CAS  Article  Google Scholar 

  12. 12.

    Rooney MS, Shukla SA, Wu CJ, Getz G, Hacohen N. Molecular and genetic properties of tumors associated with local immune cytolytic activity. Cell. 2015;160(1–2):48–61.

    CAS  Article  Google Scholar 

  13. 13.

    Benjamini Y, Hochberg Y. Controlling the false discovery rate: a practical and powerful approach to multiple testing. J Royal Stat Soc B. 1995;57:289–300.

    Google Scholar 

  14. 14.

    Pang X, Zhu Z, Xu F, Guo J, Gong X, Liu D, et al. Evaluation of control measures implemented in the severe acute respiratory syndrome outbreak in Beijing, 2003. Jama. 2003;290(24):3215–21.

    CAS  Article  Google Scholar 

  15. 15.

    Epidemiology Working Group for NCIP Epidemic Response. The epidemiological characteristics of an outbreak of 2019 novel coronavirus diseases (COVID-19) in China. Chin J Epidemiol. 2020;41(2):145–51.

    Google Scholar 

  16. 16.

    Jia N, Feng D, Fang LQ, Richardus JH, Han XN, Cao WC, et al. Case fatality of SARS in mainland China and associated risk factors. Tropical Med Int Health. 2009;14:21–7.

    Article  Google Scholar 

  17. 17.

    Li G, Fan Y, Lai Y, Han T, Li Z, Zhou P, et al. Coronavirus infections and immune responses. J Med Virol. 2020; https://doi.org/10.1002/jmv.25685.

  18. 18.

    Karlberg J, Chong D, Lai W. Do men have a higher case fatality rate of severe acute respiratory syndrome than women do? Am J Epidemiol. 2004;159(3):229–31.

    CAS  Article  Google Scholar 

  19. 19.

    Jia HP, Look DC, Shi L, Hickey M, Pewe L, Netland J, et al. ACE2 receptor expression and severe acute respiratory syndrome coronavirus infection depend on differentiation of human airway epithelia. J Virol. 2005;79(23):14614–21.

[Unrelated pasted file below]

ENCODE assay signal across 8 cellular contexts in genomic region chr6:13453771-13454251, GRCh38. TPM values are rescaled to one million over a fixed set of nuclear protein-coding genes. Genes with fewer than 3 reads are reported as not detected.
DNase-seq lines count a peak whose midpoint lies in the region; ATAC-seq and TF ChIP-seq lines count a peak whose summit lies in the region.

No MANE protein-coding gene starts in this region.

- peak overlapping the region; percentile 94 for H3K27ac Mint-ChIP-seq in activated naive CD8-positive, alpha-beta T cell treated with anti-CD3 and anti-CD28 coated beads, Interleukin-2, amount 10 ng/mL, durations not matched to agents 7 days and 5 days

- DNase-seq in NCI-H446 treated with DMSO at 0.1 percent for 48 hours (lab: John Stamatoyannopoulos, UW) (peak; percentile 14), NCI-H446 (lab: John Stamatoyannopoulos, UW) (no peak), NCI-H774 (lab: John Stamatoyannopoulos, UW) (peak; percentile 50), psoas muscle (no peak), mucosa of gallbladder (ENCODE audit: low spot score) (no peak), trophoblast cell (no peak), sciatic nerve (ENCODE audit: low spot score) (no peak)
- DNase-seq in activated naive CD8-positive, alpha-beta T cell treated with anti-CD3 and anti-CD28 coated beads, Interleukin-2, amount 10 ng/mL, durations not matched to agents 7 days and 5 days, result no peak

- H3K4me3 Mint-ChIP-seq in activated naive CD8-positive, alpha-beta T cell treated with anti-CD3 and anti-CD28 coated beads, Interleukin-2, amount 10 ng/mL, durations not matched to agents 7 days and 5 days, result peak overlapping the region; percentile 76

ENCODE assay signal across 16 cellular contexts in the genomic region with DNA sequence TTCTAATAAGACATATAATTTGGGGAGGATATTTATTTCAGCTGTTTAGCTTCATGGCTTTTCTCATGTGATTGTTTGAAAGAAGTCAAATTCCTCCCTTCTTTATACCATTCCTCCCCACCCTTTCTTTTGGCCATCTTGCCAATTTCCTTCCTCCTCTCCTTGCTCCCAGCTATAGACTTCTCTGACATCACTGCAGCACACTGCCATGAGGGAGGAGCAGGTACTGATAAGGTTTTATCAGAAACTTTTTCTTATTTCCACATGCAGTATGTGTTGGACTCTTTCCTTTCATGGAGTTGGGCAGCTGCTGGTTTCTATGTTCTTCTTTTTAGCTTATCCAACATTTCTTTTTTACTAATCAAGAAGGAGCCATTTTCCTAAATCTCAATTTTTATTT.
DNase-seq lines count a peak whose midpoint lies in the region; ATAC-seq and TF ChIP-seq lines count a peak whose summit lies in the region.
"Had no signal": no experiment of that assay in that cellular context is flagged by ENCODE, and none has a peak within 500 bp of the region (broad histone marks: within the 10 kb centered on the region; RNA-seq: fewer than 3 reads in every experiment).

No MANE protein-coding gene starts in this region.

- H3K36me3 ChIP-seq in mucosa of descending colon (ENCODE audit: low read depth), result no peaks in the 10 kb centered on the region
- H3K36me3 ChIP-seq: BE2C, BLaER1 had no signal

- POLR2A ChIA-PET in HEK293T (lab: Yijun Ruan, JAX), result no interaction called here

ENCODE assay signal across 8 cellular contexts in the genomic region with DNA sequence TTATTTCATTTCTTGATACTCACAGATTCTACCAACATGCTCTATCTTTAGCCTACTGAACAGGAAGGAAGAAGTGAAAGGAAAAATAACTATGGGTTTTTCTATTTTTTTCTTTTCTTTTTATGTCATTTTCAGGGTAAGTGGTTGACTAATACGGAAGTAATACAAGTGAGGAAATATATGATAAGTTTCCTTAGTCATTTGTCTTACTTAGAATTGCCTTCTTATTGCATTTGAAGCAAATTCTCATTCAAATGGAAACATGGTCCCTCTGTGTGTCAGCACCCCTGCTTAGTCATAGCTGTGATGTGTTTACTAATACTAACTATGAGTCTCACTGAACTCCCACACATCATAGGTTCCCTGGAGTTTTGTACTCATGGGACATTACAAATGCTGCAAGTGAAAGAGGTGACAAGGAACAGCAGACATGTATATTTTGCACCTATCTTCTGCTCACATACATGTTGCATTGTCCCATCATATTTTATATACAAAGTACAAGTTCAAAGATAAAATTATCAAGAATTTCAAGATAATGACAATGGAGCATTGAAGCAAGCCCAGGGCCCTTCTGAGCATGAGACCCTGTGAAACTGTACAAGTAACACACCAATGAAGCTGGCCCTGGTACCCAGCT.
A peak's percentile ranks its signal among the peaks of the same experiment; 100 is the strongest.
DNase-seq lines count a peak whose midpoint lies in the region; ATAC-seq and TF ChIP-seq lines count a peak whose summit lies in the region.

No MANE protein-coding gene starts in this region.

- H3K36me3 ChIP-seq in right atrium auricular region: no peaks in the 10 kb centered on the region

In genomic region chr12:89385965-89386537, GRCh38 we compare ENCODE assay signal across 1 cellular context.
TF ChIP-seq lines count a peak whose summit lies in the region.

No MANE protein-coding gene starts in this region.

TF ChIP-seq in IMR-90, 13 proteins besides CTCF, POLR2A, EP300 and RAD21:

CAS  Article  Google Scholar 

Download references

Acknowledgements

We thank LetPub (www.letpub.com) for its linguistic assistance during the preparation of this manuscript.

Funding

This work was supported by the China Pharmaceutical University (grant number 3150120001 to XW).

Author information

Affiliations

Authors

Contributions

ML performed data analyses and edited the manuscript. LL performed data analyses. YZ performed data analyses and edited the manuscript. XW conceived of the research, designed the methods, and wrote the manuscript. All authors read and approved the final manuscript.

Corresponding author

Correspondence to Xiao-Sheng Wang.

Ethics declarations

Ethics approval and consent to participate

Ethical approval was waived since we used only publicly available data and materials in this study.

Consent for publication

Not applicable.

Competing interests

The authors declare that they have no competing interests.

Rights and permissions

Open Access This article is licensed under a Creative Commons Attribution 4.0 International License, which permits use, sharing, adaptation, distribution and reproduction in any medium or format, as long as you give appropriate credit to the original author(s) and the source, provide a link to the Creative Commons licence, and indicate if changes were made. The images or other third party material in this article are included in the article's Creative Commons licence, unless indicated otherwise in a credit line to the material. If material is not included in the article's Creative Commons licence and your intended use is not permitted by statutory regulation or exceeds the permitted use, you will need to obtain permission directly from the copyright holder. To view a copy of this licence, visit http://creativecommons.org/licenses/by/4.0/. The Creative Commons Public Domain Dedication waiver (http://creativecommons.org/publicdomain/zero/1.0/) applies to the data made available in this article, unless otherwise stated in a credit line to the data.

Reprints and Permissions

About this article

Verify currency and authenticity via CrossMark

Cite this article

Li, M., Li, L., Zhang, Y. et al. Expression of the SARS-CoV-2 cell receptor gene ACE2 in a wide variety of human tissues. Infect Dis Poverty 9, 45 (2020). https://doi.org/10.1186/s40249-020-00662-x

Download citation

Keywords

  • SARS-CoV-2
  • COVID-19
  • SARS-CoV-2 cell receptor
  • Angiotensin-converting enzyme 2
  • Gene expression
  • SARS-CoV-2 pandemic
  • Immune signatures